Experience/Gold: You gain money over time naturally (1g/s) including when you are dead. You gain a set amount per minion kill (18G+). You gain a significant amount for a hero kill (~300G) or assist (~150G) and even more if that hero is "on a killing streak" - this is to help games keep parity. If their master yi is destroying your team, whoever kills him is looking at 1300G for the kill shot - this helps you buy items to get back on par.
Mid-game, experience is often easier to get by killing heroes, thus the "gank squad" (roaming group of people trying to get kills). Understand your role in the gank squad. Do you initiatiate? Stun? etc!
Buffs and Debuffs: These are displayed over your spell bar in the middle of the screen. There are buffs you can get from neutral creeps ("Lizard Buff" does damage and slows, "Golem Buff" increases mana regen and reduces cooldowns, "Baron Buff" increases regen,mregen,dmg, and ap) and buffs you can get from other heroes (Kayle's ult-> makes you invulnerable, Nunu's boil->Gives you increased movement/attack speed) and buffs you can get from yourself (Cho'gath's Feast: gives x health per Feast up to 6 feasts, 720 health at Rank 3 (lv16) Feast with 6 feasts).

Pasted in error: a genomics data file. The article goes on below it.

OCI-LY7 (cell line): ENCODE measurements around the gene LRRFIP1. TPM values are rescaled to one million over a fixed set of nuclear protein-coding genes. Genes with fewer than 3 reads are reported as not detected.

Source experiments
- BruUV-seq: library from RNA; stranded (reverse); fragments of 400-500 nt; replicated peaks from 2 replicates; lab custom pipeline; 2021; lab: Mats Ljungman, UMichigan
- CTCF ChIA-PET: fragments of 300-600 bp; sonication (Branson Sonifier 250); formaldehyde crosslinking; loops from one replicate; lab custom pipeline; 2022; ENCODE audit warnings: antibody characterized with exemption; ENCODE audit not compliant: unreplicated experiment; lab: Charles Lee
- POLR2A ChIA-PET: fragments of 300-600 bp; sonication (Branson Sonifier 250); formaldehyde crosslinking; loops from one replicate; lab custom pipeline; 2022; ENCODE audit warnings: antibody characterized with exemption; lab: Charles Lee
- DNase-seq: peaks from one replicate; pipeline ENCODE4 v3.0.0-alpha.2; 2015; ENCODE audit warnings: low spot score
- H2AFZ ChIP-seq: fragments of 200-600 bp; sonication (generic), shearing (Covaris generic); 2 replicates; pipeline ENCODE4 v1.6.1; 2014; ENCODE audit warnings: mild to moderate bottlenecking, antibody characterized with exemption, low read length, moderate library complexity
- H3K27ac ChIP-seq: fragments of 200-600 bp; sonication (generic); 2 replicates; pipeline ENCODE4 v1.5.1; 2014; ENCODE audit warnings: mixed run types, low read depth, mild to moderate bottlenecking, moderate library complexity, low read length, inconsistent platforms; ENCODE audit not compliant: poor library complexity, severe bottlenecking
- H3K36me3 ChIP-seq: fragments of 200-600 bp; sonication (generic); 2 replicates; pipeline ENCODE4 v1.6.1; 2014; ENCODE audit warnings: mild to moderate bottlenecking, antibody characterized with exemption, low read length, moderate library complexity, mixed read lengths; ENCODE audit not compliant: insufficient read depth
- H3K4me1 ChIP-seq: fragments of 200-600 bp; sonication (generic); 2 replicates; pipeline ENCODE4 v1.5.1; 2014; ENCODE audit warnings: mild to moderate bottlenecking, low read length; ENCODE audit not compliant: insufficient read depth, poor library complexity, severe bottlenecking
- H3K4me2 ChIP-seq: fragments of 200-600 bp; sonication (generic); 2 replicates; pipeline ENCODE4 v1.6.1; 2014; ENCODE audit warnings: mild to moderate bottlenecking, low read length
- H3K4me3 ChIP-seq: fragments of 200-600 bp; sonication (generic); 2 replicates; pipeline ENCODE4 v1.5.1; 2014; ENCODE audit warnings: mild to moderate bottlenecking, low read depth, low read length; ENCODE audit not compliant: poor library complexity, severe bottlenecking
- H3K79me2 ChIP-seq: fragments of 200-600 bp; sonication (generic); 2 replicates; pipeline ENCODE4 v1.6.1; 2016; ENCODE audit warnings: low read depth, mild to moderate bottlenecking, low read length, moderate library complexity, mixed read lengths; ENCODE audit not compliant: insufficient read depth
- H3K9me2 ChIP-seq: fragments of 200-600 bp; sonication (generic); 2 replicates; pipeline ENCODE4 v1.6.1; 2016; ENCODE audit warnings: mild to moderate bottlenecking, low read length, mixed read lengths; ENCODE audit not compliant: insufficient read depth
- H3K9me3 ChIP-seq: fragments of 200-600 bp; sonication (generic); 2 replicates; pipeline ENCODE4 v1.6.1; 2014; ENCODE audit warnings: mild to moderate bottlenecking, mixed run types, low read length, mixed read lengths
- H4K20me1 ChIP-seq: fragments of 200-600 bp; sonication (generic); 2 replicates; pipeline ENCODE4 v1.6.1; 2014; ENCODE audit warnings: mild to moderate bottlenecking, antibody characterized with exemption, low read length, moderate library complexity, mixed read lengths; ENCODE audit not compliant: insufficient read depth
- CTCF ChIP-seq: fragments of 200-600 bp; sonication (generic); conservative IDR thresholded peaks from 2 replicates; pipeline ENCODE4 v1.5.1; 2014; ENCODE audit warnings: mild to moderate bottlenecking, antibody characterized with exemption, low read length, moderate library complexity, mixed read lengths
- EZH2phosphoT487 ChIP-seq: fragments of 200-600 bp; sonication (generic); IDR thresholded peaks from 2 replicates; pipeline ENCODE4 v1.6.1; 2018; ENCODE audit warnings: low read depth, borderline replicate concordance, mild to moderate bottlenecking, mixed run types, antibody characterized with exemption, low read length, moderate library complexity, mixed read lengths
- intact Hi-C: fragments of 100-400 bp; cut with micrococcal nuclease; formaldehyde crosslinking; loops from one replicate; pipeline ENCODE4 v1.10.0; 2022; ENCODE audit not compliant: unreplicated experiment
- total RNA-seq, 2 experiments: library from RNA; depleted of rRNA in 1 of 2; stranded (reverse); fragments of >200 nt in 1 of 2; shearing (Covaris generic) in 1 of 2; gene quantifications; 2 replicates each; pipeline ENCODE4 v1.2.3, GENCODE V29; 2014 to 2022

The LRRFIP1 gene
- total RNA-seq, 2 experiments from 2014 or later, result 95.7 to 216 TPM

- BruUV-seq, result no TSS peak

Many newbs seem unaware of the buff bar - mouse over it now and then and see what is on you!
Masteries, Runes and Summoner Spells:
Masteries perhaps the easiest to cover. Some of the best masteries are available at tier 1; ghost, teleport, exhaust, heal, smite. Beyond that, mastery "spec" doesn't truly apply till your 20's, so in the mean time go with what you find valuable. Some masteries are worthless for some characters while good for others, but overall besides the ones that impact summoner spells they do not make a huge incrimental change in gameplay. *ONE EXCEPTION* -> The offensive mastery for 15% spell penetration is amazing for people who seek to do magic damage. (See section 2) My recommendation is to get the early masteries for your summoner spells of choice, as those give great bang for your buck.